Finally, it’s time to talk about map design, yet another area where Apex Legends excels at. Size-wise, the map is similar to PUBG‘s Sanhok environment, as it’s neither too big nor super cramped, lending itself to a great balance between firefights and moments of calm. Since the player count per match is smaller than PUBG or Fortnite‘s (those games are played by up to 100 contestants per match, while Apex Legends supports up to 60), we can actually have a few minutes of tranquility should we choose to land on the outskirts of the playable area, though this will also probably mean that our gear won’t be the best once we engage players who dropped into hot zones and have already amassed a few kills. As usual with battle royale games, the playable area shrinks every few minutes, and we should always try to outrun an ominous wall of death that will deal damage to anyone caught outside. Loot drops will land from the skies from time to time, acting as a sort of beacon for loot-happy squads that might gain an edge from powerful drop-exclusive special weapons or armor, and there are a few supply ships flying around the place, which also offer high end loot for anyone crazy enough to board them. As we said previously, there are no vehicles, but should we need to cover a large distance quickly, we could make use of special points marked by hot air balloons, where we can sort of redeploy our jet thrusters, flying around for a limited time in order to get ahead of the point, for instance. Visually, the map looks like a mix of different places from the Titanfall universe, with shanty towns, artillery bases and even a Mad Max-inspired thunderdome that can be a great place to end a match.

So far, I’ve been one hundred percent positive about this game, something that has managed to impress even myself, as after playing almost a thousand hours of PUBG, I didn’t think a new battle royale could leave such a lasting positive impression on me. Sadly, there is one aspect of Apex Legends that could use a fair amount of work, and it’s its approach to monetization. Right now, the game relies on both a store that sells different weapon/character skins (or banners that can be used to customize how our character looks in a few screens, or if they are featured as the Champion once the game starts, a cool mechanic where everyone gets to see a winning squad from the previous match in giant banners strewn across the land) and lootboxes, a mechanic that I’m not exactly in favor of, though, to be fair, Apex Legends at least tells us the chances we have to get an item of each rarity. Up to level 10, we get a lootbox for each level up, then up to 50 we get one every two levels, and from then onwards, we get one every five levels. We can also choose to buy said lootboxes from the ingame store (using a currency that can only be acquired with real money). Aside from the lootboxes or the ingame store that features a number of items every few days, the only way of getting a specific skin, banner, pose, voice line, etc. is to craft them with yet another currency that only comes from the lootboxes. If you are unlucky like me, you might never get enough of that currency to craft a high end skin, and thus be forced to buy lootboxes or wait for the skin you want to be featured on the store. And even then, there’s another caveat, which is that most skins cost upwards of eleven dollars, with the high end ones going for 1800 units of currency (which end up converting to about 16-17 USD). This isn’t exactly cheap, and it definitely rules out impulse purchases, something that can be a good thing for us customers, in a way, but may end up affecting the game on the long run.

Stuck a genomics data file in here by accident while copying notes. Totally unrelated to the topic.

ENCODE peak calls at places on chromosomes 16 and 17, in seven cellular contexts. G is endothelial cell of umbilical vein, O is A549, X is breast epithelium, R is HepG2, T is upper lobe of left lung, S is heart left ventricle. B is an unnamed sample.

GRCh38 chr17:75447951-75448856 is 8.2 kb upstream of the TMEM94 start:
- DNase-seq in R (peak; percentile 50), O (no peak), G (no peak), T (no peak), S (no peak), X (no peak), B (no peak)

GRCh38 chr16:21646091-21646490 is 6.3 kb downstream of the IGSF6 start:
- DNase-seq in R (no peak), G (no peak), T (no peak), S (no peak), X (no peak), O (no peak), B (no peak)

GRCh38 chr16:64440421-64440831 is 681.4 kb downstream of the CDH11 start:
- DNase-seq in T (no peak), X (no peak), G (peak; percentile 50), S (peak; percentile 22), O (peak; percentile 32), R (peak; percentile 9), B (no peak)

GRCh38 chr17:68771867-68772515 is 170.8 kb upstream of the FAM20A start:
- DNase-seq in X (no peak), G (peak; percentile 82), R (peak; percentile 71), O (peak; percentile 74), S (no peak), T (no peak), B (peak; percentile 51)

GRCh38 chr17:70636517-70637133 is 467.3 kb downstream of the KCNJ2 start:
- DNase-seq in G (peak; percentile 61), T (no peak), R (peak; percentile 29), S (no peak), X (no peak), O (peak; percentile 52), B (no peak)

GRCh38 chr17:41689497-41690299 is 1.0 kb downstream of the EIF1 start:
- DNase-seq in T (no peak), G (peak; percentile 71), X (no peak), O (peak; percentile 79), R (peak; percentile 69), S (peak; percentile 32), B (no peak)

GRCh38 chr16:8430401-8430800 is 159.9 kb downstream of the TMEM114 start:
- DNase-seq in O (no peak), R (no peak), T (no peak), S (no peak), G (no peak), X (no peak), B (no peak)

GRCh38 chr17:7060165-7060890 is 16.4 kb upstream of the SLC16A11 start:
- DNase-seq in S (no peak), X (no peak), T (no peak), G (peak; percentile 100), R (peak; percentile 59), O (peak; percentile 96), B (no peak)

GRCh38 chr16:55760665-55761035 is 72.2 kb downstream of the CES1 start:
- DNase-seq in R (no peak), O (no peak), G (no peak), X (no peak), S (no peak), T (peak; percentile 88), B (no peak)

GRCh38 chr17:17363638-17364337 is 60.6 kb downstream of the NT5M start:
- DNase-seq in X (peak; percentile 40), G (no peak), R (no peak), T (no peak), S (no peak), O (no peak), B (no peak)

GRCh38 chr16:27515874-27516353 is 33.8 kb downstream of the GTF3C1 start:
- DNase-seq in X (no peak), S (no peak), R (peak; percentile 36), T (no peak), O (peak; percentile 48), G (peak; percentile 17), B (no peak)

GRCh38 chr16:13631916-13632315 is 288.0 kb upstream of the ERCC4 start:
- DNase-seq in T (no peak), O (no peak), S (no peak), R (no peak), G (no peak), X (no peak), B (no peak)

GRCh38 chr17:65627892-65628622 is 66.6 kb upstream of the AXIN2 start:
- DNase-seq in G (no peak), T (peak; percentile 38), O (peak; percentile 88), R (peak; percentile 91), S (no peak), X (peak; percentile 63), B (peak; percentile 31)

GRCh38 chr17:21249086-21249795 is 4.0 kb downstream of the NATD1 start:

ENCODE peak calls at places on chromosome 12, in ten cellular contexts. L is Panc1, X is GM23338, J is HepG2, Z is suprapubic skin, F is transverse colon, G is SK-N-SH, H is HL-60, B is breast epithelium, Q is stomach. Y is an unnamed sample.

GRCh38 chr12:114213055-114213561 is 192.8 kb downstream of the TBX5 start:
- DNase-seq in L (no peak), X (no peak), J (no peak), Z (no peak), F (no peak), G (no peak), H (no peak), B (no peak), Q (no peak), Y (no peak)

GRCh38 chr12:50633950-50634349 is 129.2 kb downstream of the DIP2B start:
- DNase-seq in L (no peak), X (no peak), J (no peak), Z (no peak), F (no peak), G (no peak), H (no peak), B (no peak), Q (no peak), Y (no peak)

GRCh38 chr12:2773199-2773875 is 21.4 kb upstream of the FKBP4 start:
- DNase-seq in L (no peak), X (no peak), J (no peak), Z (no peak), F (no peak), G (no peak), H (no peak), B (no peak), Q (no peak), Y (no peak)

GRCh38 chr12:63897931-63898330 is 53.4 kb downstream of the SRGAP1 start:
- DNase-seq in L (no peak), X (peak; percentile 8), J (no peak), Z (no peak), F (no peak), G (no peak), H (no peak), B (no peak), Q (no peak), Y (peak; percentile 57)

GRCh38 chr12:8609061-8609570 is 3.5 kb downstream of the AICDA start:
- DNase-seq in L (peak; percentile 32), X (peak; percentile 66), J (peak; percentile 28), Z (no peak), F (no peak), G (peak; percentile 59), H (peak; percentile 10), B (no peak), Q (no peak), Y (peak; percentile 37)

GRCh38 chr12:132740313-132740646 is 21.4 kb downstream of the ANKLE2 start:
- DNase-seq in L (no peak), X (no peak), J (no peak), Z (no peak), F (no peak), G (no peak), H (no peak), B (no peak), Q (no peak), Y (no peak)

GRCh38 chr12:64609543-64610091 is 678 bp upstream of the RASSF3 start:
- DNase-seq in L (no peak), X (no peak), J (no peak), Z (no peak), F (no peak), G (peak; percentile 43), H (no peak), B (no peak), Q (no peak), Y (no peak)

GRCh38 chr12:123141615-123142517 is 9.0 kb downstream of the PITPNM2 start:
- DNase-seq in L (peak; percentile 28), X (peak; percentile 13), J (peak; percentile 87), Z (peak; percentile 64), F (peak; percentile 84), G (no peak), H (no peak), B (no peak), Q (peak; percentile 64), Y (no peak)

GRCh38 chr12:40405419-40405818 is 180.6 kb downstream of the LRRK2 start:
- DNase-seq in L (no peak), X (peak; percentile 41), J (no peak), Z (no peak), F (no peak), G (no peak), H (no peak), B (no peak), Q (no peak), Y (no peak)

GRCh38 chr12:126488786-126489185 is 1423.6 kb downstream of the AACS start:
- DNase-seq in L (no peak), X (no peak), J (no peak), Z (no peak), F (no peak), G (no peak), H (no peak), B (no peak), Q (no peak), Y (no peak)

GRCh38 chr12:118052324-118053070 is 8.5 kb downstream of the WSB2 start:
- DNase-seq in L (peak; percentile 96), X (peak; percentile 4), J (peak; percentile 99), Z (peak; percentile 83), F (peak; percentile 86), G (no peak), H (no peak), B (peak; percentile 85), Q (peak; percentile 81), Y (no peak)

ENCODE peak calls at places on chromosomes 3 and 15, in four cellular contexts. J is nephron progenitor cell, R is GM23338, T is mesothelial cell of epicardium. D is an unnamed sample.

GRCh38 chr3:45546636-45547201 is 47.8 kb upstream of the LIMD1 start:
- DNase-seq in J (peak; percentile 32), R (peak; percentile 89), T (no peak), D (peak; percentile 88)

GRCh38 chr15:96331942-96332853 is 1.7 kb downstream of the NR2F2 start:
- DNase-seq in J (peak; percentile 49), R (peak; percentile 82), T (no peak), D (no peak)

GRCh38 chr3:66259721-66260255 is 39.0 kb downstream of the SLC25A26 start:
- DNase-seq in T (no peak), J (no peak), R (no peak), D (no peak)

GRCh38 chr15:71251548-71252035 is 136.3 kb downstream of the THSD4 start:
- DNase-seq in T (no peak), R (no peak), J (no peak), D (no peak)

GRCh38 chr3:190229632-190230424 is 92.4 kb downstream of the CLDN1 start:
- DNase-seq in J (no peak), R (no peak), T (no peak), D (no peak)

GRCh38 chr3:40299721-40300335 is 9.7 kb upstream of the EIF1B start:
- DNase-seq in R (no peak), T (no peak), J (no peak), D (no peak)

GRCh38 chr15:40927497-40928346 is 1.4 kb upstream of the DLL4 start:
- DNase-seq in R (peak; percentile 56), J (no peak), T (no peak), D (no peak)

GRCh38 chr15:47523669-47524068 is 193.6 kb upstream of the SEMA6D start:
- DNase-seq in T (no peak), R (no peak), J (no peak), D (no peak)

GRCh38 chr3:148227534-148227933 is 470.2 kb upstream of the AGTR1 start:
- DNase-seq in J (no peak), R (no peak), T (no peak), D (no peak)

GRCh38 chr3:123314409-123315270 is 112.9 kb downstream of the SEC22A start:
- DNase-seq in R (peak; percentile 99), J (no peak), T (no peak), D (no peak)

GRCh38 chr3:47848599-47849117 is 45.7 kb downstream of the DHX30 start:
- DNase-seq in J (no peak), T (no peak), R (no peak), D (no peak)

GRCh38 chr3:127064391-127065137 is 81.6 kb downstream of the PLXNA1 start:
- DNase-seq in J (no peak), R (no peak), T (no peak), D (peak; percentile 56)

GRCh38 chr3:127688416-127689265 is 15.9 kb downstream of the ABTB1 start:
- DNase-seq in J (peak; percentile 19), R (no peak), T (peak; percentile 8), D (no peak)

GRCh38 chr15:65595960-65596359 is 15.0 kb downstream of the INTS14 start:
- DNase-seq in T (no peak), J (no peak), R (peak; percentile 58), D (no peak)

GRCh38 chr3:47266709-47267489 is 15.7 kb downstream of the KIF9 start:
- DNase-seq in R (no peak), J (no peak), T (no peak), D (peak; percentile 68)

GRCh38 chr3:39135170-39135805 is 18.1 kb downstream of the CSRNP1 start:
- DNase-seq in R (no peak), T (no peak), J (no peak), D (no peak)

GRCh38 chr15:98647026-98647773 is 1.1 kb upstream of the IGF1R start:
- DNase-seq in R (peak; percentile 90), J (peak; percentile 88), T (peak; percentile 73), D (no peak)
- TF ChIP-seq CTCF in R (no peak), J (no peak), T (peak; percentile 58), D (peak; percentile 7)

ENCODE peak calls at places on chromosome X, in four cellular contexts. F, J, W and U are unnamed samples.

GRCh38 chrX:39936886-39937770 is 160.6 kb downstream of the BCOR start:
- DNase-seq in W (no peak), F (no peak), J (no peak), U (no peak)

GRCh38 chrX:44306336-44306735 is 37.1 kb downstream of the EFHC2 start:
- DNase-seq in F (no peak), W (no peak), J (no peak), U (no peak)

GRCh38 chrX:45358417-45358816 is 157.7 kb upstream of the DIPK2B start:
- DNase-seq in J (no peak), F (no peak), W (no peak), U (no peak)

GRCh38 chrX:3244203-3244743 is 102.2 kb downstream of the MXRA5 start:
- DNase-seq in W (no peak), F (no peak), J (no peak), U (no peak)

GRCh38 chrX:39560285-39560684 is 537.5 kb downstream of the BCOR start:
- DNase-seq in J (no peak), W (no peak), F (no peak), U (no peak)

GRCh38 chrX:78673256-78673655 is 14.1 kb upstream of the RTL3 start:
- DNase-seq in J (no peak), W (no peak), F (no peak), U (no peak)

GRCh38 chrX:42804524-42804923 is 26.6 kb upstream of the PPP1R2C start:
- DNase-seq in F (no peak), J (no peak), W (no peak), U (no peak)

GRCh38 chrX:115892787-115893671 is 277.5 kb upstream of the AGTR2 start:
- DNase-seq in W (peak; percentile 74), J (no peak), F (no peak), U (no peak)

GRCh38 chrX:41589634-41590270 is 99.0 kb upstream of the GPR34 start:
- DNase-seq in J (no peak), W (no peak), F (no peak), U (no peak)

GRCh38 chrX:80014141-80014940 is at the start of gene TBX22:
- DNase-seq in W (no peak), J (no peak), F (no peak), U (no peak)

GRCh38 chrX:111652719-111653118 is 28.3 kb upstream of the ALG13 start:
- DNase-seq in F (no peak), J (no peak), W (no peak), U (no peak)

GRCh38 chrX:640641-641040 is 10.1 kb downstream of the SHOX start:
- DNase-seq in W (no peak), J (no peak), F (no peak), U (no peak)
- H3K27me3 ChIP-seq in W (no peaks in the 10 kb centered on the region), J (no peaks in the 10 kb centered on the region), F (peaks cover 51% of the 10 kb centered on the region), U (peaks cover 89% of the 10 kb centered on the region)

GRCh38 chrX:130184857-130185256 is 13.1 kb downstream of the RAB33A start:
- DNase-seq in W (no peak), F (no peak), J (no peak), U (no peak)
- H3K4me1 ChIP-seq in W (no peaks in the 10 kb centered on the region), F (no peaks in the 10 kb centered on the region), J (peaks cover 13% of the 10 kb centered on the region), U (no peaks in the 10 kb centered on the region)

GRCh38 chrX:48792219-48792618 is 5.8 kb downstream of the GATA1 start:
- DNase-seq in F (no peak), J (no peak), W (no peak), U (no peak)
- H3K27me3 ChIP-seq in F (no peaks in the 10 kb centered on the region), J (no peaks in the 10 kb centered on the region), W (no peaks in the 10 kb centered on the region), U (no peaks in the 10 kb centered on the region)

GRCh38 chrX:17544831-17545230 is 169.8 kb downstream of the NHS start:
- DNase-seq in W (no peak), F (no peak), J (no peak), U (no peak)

Still, even with these few caveats out of the way, Apex Legends is the most polished and entertaining battle royale to date, smartly evolving the genre in many ways, while at the same time delivering an unparalleled experience that will leave players eager for more and more time with the game. That this was achieved by a free to play game in an universe where a massive AAA behemoth such as Call of Duty delivered the ultimately underwhelming Blackout mode for US$30-60 is an incredible achievement on its own, and a testament to Respawn Entertainment‘s talent and dedication.

9.5/10 – Excellent.